A manufacturer becomes more efficient to meet demand.
Mike Dvorak used a water jet cutting machine to create a part at Anderson-Crane’s factory in Litchfield, Minn. The company is on pace to double sales in five years thanks to its time-saving production equipment and new orders from breweries and feedlot producers.
Family-owned Anderson-Crane Co. is on a roll.
The tiny manufacturer of grain conveyor systems is hiring, buying faster equipment and making plans to double the size of its factory in Litchfield, Minn.
“There are 20 different jobs going on. We are swamped. It’s crazy,” said Rob Crane, company spokesman and great-grandson of the founder. He said sales should double in five years.
The growth comes amid a rush of new orders from breweries, taconite mills and animal-feed mills in the United States, Vietnam, Thailand, Bangladesh and Trinidad. The company, which has just 20 workers, has traditionally made product-handling machines for Cargill, General Mills, 3M, Anheuser-Busch and scores of smaller manufacturers.
But new customers are joining the list due to a surge in demand for agricultural and brewing equipment. At times, it’s overwhelming. “Last year, we literally had to turn down jobs,” said Crane from the company’s headquarters in Minneapolis.
Anderson-Crane joins hundreds of Minnesota machine and parts makers that have avoided the economic doldrums suffered by firms making goods with much shorter shelf lives.
A recent economic report by Creighton University found that equipment firms associated with machines and a strong agricultural sector have done well all year, and Minnesota is no exception.
“As a result of strong exports and a very healthy farm economy, the Mid-America economy was expanding at a strong pace ... and our results point to positive growth for the final quarter of this year,” report author Ernie Goss said. But growth hasn’t come without chaos.
To meet demand, Anderson-Crane, which has more than $2 million in annual revenue, had to become more efficient. Employees were spending nearly two hours a day just grinding the burrs off its freshly made machine parts.
The shop recently replaced its jagged-edged plasma metal cutter with a high-tech water-jet cutter made by Jet Edge of St. Michael. The 14-foot beast instantly made a difference.
“We are probably saving 20 percent of the time that had been spent refinishing parts off the old machine. Now that time is spent welding” and making conveyor products faster, Crane said.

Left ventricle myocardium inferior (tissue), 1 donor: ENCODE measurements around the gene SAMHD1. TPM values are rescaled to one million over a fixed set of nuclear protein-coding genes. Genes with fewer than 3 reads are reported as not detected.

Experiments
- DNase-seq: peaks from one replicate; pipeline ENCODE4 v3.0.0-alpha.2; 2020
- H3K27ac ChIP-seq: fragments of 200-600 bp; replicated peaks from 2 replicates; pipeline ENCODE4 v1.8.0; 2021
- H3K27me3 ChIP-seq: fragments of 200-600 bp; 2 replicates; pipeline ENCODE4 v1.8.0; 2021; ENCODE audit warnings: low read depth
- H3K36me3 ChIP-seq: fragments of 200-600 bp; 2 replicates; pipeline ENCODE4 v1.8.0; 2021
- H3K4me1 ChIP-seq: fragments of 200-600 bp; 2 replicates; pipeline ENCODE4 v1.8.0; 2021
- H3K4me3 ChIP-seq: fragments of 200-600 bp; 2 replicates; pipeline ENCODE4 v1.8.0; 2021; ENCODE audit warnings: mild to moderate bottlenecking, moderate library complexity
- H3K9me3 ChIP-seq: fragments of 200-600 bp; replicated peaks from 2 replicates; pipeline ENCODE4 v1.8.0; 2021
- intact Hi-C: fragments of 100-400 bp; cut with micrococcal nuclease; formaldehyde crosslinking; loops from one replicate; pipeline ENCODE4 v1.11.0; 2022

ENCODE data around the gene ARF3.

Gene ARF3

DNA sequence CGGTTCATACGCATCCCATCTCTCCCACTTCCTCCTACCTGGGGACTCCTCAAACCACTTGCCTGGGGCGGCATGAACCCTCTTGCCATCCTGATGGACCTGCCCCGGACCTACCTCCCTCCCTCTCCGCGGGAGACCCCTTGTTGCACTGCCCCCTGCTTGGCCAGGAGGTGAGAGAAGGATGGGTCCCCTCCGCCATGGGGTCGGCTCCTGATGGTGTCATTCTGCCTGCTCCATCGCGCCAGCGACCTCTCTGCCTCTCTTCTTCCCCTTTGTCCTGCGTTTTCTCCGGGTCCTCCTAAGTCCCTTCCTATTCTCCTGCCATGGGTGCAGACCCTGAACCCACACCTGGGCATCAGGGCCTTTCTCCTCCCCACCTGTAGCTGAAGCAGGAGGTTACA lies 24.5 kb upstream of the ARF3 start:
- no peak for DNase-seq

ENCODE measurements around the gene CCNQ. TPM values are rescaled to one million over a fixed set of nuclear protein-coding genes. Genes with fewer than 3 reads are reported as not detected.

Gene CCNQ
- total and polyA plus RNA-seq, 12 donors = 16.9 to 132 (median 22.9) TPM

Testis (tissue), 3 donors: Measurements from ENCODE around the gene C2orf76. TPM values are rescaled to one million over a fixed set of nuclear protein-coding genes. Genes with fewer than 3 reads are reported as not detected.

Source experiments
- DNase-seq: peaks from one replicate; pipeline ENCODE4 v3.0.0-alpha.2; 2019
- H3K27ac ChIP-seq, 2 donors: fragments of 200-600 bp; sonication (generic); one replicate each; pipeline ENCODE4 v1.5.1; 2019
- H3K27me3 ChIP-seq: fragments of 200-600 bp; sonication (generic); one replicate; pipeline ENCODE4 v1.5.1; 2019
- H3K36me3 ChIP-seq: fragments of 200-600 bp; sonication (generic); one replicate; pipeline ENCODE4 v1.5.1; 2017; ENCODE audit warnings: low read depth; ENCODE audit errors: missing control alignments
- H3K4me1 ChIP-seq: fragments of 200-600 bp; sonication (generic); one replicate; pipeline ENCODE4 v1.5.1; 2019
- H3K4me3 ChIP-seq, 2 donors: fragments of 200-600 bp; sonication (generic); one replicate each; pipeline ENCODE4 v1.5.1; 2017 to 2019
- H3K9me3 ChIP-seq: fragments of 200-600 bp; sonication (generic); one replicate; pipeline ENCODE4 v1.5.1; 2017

Bob Kill, CEO of the productivity consulting firm Enterprise Minnesota, has seen such spikes before. “This is clearly an example of a company growing to a certain size where they just can’t do it manually anymore … [and] they need to decide if they want to grow up. When they start embracing some technology, there is a real opportunity. … In some cases it’s a quantum leap in the volume you can produce with greater precision. The machine will always have greater precision than the human being.”
But that doesn’t mean the company will cut workers. More efficient equipment often forces plants to beef up workers’ skills, Kill said. In this case, Anderson-Crane is able to move workers from burr removal to the more difficult, but valuable, task of welding.
The Jet Edge water jet not only made Anderson-Crane faster — it brought in fresh business. That’s because the jet cutter can slice both metal and plastic to exacting specifications. That’s a skill several outside area companies demand, so Anderson-Crane is suddenly doing contract manufacturing in addition to pumping out its own customized screw-shaped conveyor systems.
“Over the decades, we had done really well with a handful of really good customers. But we are just being able to expand our reach,” Rob Crane said. “The work is out there.”
To get it, Crane, his father and grandfather and the other employees are trying to do a better job of getting the word out.
Six weeks ago the company hired Jim Schendel as new regional sales manager. And the family is scouring trade schools in search of new welders. The goal is to hire four new welders, which will bring the staff to 24.